(Closed) celebrating x-mas as a jew

posted 6 years ago in Jewish
Post # 3
Member
391 posts
Helper bee
  • Wedding: July 2013

It may not be your holiday, but if you are visiting during their celebration, they’re probably going to want to make you feel included.  This usually means exchanging gifts and she might as well get you something you like/need.  I think it’s very thoughtful that they are trying to keep from feeling excluded from your in-laws. You seem to be ok with your husband showing interest in your religion but aren’t flexible when it comes to celebrating something different once a year.

My fiance is Jewish and I was raised Catholic.  We just exchange gifts for Hanukkah with his family on one day and then go to my family’s house on Christmas Eve to exchange gifts.  It’s not that big of a deal to us.  We’re enjoying our families during the holidays.  If they’re expecting you to go to church or something, that’s when it gets a little bit more uncomfortable.  However, my fiance comes with us to church on Christmas Eve and I go with him to temple as a compromise.

Post # 4
Member
403 posts
Helper bee
  • Wedding: February 2014

It’s nice that you join his family for Christmas, but you shouldn’t have to accept gifts from them on a holiday you don’t celebrate, especially if it makes you uncomfortable. Would they be able to give you gifts during Hanukkah? You could invite them over one night to celebrate with you: that way, they could learn more about your traditions, and give you presents at an appropriate time.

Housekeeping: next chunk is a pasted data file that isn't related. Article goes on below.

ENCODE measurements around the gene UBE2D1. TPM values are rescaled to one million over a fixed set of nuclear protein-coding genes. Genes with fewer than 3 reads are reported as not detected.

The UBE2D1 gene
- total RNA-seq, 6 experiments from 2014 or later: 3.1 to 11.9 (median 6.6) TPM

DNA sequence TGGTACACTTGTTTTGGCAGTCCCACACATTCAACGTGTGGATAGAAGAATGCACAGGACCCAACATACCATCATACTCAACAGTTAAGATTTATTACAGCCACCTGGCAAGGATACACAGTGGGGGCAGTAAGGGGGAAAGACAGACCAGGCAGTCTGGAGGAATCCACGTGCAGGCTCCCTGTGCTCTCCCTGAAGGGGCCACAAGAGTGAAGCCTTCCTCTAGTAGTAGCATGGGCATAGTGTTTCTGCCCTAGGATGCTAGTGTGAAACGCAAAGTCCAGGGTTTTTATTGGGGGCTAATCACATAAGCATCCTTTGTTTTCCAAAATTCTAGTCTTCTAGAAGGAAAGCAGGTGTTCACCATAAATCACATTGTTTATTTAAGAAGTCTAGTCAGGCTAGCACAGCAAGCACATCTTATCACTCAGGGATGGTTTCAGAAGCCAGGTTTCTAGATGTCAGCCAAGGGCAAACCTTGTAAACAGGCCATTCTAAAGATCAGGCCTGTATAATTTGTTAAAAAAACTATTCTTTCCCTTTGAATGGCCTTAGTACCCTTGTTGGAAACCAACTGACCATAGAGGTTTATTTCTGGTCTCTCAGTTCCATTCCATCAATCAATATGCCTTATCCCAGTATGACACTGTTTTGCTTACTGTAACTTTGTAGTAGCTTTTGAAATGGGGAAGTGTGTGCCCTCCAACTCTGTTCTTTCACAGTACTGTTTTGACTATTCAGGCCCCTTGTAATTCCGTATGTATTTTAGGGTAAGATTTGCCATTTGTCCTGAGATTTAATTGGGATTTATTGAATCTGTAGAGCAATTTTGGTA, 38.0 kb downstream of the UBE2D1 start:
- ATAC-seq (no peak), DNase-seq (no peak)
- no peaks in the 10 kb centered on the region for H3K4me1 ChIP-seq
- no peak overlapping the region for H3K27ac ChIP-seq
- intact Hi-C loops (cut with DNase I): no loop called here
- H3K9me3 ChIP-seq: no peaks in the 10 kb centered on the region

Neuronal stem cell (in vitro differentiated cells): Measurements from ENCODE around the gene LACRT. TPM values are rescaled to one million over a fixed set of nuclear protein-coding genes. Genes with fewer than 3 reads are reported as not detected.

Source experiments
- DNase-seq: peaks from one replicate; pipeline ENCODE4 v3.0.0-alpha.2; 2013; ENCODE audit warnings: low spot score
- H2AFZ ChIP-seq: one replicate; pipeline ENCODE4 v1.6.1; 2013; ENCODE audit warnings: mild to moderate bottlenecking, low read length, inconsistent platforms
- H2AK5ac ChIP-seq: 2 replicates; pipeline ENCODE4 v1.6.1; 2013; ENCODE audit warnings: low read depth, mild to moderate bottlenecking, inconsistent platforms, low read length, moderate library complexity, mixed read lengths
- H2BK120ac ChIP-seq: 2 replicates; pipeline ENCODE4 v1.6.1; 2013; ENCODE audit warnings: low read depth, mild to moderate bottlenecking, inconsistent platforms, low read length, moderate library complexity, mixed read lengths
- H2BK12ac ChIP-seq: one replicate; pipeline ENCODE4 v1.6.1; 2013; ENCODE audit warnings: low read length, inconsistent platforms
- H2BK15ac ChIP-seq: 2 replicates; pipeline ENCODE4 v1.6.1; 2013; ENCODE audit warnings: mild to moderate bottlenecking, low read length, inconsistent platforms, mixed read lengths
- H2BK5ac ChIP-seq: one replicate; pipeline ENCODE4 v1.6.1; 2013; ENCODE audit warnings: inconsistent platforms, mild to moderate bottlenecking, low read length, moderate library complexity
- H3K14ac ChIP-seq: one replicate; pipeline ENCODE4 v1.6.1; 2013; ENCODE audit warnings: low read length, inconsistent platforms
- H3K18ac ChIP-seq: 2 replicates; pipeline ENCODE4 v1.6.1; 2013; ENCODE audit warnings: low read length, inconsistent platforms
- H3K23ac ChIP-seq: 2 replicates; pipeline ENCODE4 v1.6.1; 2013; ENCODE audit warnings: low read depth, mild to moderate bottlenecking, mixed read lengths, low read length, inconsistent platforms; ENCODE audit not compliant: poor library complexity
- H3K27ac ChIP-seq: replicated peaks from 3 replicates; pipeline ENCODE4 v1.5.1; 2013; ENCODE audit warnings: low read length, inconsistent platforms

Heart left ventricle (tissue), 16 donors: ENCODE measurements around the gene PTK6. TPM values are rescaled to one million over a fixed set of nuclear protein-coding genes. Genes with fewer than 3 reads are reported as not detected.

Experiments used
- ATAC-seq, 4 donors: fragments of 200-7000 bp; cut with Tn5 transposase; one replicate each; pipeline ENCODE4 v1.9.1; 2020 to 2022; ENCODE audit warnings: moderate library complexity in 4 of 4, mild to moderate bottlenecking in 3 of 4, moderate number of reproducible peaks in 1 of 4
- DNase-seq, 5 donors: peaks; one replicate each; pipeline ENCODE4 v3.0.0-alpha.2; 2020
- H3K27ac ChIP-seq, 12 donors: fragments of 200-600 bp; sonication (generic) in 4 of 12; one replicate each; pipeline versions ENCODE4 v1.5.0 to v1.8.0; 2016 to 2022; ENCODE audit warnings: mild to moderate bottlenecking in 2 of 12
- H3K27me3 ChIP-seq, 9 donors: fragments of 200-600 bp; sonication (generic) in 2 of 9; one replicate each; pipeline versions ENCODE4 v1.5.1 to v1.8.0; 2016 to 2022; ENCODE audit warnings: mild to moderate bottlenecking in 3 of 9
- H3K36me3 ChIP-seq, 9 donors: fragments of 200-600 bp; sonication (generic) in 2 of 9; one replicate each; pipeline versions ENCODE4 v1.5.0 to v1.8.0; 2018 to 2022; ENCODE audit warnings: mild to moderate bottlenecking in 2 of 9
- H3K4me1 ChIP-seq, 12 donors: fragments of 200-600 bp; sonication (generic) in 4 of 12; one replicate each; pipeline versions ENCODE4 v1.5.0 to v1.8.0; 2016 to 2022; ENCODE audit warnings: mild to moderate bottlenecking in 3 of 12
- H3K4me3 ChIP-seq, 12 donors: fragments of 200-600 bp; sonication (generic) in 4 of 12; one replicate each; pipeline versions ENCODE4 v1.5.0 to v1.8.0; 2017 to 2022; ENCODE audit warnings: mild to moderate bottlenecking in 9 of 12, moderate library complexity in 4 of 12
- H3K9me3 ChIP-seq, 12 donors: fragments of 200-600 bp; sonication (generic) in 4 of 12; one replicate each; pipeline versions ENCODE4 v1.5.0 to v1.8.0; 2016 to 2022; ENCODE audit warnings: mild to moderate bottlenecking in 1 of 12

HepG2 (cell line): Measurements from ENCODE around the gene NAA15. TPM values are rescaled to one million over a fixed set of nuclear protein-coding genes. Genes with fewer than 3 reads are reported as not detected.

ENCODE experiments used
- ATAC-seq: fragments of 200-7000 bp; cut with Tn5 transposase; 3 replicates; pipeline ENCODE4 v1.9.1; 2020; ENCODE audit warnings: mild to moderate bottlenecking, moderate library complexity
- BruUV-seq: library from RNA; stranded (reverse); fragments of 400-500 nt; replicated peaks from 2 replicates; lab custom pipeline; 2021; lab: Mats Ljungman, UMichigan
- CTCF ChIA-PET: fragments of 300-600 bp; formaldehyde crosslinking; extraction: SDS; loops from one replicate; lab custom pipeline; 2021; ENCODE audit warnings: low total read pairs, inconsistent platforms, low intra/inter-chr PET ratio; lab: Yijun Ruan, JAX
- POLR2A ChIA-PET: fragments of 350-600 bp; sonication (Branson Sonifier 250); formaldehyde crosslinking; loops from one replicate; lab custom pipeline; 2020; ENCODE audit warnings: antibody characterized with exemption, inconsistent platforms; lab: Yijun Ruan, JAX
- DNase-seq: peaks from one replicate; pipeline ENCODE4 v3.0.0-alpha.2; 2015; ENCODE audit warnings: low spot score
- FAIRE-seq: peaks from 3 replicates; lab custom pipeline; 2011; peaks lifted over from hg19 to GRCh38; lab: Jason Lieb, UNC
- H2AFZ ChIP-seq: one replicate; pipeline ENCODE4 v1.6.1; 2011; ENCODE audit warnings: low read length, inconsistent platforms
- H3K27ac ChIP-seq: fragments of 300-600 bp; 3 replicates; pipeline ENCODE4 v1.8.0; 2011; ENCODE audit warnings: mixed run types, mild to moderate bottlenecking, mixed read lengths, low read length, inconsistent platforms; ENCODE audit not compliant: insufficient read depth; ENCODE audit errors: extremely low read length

Post # 5
Member
1626 posts
Bumble bee
  • Wedding: July 2012

My dad converted (not for marriage even) and once when we were growing up we visited some cousins over Christmas.  Because it’s their holiday we bought them presents.  Because we had asked about what they wanted, they felt compelled to get gifts for us as well.  My parents were somewhat uncomfortable with this, so they explained it to us ahead of time that this did not mean we were going to be celebrating Christmas–just helping them celebrate an important holiday for them.  I guess you can think of it in that way?  You don’t have to go singing songs that have overtly religious elements, but I think it’s probably fine to do a present exchange.  Since a Christmas-list makes you uncomfortable, just say “oh I’m not expecting anything of course! If you’re moved to give me a present I know I’d appreciate anything you picked, but I of course don’t expect one”…and that can be true whether its an xmas gift or any gift!

Post # 6
Member
10589 posts
Sugar Beekeeper